For all of my issues with the film Divergent, which will follow, I wanted to start off with a positive note from the Credit Where Credit Is Due Department. For all of the problems with Divergent, it has singlehandedly revitalized the Teen Fantasy Literature Turned Movie Genre. Since the end of The Twilight Saga (reviewed here!), the genre has been flooded with movies and the only one to reliably continue the trend of making blockbuster films was The Hunger Games (reviewed here!) and its sequel. Despite other films, like Beautiful Creatures (reviewed here!) and the recent Vampire Academy (reviewed here!) film adaptations containing many of the same elements that made earlier teen lit film adaptations successful, none have captured the imagination of their audience – and, more importantly, a broader audience – since then.

Until now, with Divergent.

Only, I am at a loss as to figure out why. Divergent is yet another dystopian future where people live in servitude to an oppressive regime and only teenage characters seem to be able to save the world by trying to topple the oppressors. There’s the obligatory love plotline and everyone in the thing is too damn good looking to live in a world that is otherwise as unclean as the sets and setting demands. But on top of all that, Divergent is just so damn predictable! Anyone who loves film, has seen any films of a similar ilk and has a working brain will be able to call almost all of the direction of Divergent as soon as each new element is introduced. In fact, the only seemingly original aspects of Divergent, which is like The Hunger Games minus the bloodsport, seem heavily lifted from The Matrix (reviewed here!). Yes, the mindwiped, centrally-controlled zombie army that appears in the last act bears a striking resemblance to the concept of the Mr. Smith character (or other Agent characters) from The Matrix. As it always behooves me to, it is worth mentioning that I have not read the book upon which Divergent is based.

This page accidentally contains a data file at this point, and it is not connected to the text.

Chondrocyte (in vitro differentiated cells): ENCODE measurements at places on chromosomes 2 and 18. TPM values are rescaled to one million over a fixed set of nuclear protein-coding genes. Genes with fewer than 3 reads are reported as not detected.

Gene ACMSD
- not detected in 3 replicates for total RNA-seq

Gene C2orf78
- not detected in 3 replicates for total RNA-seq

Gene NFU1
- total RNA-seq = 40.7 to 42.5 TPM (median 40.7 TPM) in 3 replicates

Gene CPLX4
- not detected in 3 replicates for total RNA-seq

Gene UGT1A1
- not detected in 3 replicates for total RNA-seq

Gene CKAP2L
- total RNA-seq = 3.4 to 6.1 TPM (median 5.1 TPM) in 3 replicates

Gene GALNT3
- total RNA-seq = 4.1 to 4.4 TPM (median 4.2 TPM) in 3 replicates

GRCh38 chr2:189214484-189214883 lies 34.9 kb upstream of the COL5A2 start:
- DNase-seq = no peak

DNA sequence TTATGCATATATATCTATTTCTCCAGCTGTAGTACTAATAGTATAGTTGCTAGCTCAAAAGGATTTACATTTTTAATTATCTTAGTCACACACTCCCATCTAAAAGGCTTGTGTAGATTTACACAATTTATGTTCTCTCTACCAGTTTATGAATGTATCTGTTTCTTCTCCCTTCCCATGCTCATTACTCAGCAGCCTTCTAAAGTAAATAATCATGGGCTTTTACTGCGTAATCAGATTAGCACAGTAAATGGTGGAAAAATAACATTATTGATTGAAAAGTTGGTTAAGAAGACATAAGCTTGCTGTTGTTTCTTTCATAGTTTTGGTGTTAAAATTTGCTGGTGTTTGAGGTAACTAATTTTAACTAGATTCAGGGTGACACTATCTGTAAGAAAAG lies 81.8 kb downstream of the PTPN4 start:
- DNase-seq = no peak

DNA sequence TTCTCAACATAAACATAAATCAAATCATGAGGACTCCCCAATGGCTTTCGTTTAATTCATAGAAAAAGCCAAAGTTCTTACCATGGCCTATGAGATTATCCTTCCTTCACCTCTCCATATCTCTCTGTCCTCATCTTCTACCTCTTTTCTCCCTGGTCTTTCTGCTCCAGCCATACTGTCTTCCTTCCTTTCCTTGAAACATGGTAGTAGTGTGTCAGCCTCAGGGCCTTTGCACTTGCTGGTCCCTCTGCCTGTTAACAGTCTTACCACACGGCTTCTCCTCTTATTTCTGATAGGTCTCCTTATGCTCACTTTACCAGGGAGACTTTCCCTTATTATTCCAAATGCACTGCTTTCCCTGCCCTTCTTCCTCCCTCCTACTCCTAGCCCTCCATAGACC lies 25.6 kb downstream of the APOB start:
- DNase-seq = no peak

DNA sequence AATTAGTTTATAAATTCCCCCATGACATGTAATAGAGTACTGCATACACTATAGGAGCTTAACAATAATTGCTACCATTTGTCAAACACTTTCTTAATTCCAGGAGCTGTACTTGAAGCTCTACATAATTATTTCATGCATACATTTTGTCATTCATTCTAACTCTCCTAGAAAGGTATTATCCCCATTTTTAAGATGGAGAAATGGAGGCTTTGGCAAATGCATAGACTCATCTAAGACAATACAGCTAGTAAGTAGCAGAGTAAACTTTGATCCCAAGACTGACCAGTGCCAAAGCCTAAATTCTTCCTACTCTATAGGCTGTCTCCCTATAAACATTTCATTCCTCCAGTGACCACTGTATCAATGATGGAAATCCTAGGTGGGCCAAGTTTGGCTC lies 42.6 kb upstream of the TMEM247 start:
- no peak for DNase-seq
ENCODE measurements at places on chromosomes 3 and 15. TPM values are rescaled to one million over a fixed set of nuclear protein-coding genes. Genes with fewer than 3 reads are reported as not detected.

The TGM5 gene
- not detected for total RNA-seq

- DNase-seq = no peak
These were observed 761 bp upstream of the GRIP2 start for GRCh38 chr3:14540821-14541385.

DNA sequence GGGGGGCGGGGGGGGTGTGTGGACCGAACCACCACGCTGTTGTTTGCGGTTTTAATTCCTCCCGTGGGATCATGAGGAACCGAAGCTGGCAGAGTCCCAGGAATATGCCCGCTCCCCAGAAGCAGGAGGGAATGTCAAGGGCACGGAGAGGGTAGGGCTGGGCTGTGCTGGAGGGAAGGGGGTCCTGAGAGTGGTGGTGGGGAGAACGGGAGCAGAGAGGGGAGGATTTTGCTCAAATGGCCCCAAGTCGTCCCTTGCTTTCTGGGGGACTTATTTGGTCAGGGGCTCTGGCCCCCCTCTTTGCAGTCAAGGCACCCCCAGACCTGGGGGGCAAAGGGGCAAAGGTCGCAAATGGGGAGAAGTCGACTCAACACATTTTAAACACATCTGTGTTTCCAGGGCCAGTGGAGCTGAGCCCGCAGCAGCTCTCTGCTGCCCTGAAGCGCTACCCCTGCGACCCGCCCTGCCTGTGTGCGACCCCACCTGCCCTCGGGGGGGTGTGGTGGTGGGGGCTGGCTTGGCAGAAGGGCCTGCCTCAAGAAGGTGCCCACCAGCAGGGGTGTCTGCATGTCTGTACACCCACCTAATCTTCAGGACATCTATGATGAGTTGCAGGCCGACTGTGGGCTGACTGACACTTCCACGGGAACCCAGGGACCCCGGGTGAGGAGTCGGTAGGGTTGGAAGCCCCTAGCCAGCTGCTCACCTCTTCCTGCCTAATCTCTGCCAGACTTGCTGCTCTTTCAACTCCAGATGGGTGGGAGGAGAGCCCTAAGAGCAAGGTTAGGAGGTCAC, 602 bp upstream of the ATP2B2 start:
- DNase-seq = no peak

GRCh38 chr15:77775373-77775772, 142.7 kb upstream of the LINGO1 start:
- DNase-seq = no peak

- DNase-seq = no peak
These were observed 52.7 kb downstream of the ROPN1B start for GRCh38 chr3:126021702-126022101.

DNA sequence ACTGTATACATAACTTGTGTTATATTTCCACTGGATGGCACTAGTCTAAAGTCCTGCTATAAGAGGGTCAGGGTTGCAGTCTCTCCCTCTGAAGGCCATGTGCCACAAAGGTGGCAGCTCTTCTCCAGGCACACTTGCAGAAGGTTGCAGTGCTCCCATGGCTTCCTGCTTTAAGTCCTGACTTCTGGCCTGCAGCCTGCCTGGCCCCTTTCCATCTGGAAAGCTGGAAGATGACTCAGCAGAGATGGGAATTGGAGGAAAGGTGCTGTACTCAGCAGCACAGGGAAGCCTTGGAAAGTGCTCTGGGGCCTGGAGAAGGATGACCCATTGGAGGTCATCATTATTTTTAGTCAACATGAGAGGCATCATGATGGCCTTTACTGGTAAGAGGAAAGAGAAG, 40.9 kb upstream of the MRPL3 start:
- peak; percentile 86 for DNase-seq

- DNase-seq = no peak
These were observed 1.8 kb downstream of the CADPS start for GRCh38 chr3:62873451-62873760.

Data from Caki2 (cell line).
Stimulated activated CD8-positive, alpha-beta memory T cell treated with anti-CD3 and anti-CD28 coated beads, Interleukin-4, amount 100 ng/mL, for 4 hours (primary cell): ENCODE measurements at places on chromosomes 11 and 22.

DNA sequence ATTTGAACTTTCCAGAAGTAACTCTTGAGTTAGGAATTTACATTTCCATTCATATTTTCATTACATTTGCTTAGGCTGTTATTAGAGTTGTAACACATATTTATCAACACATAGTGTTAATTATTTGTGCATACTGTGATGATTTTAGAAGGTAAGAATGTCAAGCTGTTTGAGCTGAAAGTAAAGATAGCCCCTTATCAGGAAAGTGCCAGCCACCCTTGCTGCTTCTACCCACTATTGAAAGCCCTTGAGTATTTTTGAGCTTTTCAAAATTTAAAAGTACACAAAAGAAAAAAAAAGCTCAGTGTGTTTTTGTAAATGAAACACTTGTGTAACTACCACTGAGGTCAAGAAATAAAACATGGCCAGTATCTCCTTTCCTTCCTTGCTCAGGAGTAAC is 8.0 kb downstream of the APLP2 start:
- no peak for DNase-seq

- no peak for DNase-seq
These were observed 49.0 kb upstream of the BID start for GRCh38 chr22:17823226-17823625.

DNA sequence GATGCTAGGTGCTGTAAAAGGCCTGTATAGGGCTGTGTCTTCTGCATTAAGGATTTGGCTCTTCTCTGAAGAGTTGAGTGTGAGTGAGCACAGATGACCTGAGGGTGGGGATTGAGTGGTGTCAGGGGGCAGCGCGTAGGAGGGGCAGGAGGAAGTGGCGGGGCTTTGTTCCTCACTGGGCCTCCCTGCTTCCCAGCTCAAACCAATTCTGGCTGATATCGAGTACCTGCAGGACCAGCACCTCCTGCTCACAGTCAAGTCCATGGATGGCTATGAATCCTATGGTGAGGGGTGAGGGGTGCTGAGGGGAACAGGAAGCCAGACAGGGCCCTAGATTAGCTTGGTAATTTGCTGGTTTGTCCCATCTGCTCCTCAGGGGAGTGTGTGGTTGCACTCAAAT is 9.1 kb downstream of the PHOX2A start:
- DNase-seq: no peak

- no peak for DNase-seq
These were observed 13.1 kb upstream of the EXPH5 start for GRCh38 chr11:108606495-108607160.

Following a great and terrible war that has decimated the human population, the remnants of society are living in the remains of Chicago, which is protected from unnamed threats outside by a massive fence. Inside the city, humans now live under a strict caste system based on a combination of birth and personality (most of the population stays within the caste in which they are born, though everyone has the choice of which caste to join when they come of age). Outside the farming caste and the truthful Candor faction, there are three relevant factions within normal society: the selfless Abnegation faction (who are so giving that they are the only ones who are trusted to run the place, despite there being a caste that is built around unwavering honesty and one has to wonder how the farming group is not considered selfless), the intelligent Erudites, and the Dauntless who are so brave that they are given the job of policing the city and its borders and keeping everyone inside safe (though their entrance into the film is a raucous tribute to parkour, which is hardly a great example of law abiding behavior). Those who flunk out of the tests needed to train in the various Factions end up factionless as the derelicts of society. Those who show multiple aptitudes and refuse to play along with the government’s long con can escape the system and join the rebel Divergent Faction, which seems to be causing trouble, though none is specifically detailed in Divergent. So, that’s the troubling world of Divergent, where apparently the people stop counting to five or they just can’t wrap their heads around the fact that there are, de facto, seven Factions.

Beatrice Prior and her brother have come of age and they are to be tested to determine which Factions they will join. They come from the Abnegation faction, whose leader Marcus is mired in rumors of impropriety that threaten the Faction’s dominance over the other groups. When Beatrice is tested to be sure her aptitude is for the Abnegation caste, her tester is alarmed when she shows aptitudes for multiple Factions. She is a Divergent and her tester warns her not to rock the boat by revealing herself. The next day, the Prior family shocks the assembled population when Beatrice’s brother, Caleb, chooses to join the intellectual Erudites and Beatrice decides she’s going to be a Dauntless. She backs up her first bad decision by volunteering to be the first Dauntless initiate to jump blindly into a pit (which is presented as far less brave and far stupider than one might hope). Befriending Christina and changing her name to Tris, Beatrice joins the Dauntless and discovers it mostly means getting her ass handed to her by a bunch of people who are a lot more aggressive than she is.